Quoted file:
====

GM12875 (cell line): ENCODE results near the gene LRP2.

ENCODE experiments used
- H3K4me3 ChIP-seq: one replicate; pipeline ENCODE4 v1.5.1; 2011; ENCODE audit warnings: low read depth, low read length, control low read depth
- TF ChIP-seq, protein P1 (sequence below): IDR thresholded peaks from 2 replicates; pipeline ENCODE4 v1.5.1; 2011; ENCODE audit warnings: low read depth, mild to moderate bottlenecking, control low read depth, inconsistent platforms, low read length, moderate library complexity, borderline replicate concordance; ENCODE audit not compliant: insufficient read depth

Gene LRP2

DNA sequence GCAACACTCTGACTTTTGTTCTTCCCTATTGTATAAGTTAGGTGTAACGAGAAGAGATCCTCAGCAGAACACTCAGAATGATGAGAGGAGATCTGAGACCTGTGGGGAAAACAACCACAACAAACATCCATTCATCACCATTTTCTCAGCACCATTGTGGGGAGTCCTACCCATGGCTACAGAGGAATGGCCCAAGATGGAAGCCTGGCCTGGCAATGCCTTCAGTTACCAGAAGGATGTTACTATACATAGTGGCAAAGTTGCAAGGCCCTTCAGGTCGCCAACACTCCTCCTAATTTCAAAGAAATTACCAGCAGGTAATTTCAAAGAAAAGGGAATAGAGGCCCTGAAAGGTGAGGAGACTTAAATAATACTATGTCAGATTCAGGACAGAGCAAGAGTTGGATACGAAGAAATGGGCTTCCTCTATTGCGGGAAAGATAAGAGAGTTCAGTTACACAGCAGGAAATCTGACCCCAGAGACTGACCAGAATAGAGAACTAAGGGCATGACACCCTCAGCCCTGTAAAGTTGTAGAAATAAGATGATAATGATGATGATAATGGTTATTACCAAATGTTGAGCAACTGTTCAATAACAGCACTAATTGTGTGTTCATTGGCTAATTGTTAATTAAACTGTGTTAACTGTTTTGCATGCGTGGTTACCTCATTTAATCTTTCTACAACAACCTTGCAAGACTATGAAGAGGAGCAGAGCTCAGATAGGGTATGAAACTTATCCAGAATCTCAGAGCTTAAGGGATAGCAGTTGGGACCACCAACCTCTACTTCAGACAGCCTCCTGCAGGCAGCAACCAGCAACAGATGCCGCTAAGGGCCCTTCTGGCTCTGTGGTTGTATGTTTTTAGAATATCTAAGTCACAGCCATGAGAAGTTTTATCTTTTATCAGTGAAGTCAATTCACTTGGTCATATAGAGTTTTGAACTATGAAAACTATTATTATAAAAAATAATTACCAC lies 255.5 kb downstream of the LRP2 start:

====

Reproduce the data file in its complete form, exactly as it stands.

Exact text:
GM12875 (cell line): ENCODE results near the gene LRP2.

ENCODE experiments used
- H3K4me3 ChIP-seq: one replicate; pipeline ENCODE4 v1.5.1; 2011; ENCODE audit warnings: low read depth, low read length, control low read depth
- TF ChIP-seq, protein P1 (sequence below): IDR thresholded peaks from 2 replicates; pipeline ENCODE4 v1.5.1; 2011; ENCODE audit warnings: low read depth, mild to moderate bottlenecking, control low read depth, inconsistent platforms, low read length, moderate library complexity, borderline replicate concordance; ENCODE audit not compliant: insufficient read depth

Gene LRP2

DNA sequence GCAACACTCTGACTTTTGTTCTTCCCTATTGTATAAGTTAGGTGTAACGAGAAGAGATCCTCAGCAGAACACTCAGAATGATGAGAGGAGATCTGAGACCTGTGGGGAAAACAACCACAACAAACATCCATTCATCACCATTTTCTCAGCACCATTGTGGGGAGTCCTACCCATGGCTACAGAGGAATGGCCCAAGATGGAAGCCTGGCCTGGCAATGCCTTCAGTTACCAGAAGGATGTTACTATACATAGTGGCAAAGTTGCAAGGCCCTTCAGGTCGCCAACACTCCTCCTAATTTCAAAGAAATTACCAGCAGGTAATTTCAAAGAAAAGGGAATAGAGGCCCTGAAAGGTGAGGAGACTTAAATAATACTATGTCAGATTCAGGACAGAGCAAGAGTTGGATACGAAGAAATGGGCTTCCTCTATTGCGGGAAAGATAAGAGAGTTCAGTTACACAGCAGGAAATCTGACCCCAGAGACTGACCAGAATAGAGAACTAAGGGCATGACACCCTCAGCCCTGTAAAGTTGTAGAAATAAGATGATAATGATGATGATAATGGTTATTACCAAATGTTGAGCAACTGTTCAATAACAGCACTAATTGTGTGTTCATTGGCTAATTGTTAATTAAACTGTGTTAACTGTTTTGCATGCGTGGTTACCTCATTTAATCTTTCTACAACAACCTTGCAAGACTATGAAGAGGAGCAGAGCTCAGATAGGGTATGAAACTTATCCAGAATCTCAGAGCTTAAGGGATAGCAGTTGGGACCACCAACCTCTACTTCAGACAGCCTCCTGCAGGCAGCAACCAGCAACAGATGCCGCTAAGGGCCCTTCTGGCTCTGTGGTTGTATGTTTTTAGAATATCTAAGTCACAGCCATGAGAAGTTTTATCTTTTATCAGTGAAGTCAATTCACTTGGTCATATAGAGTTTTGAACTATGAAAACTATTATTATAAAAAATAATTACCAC lies 255.5 kb downstream of the LRP2 start: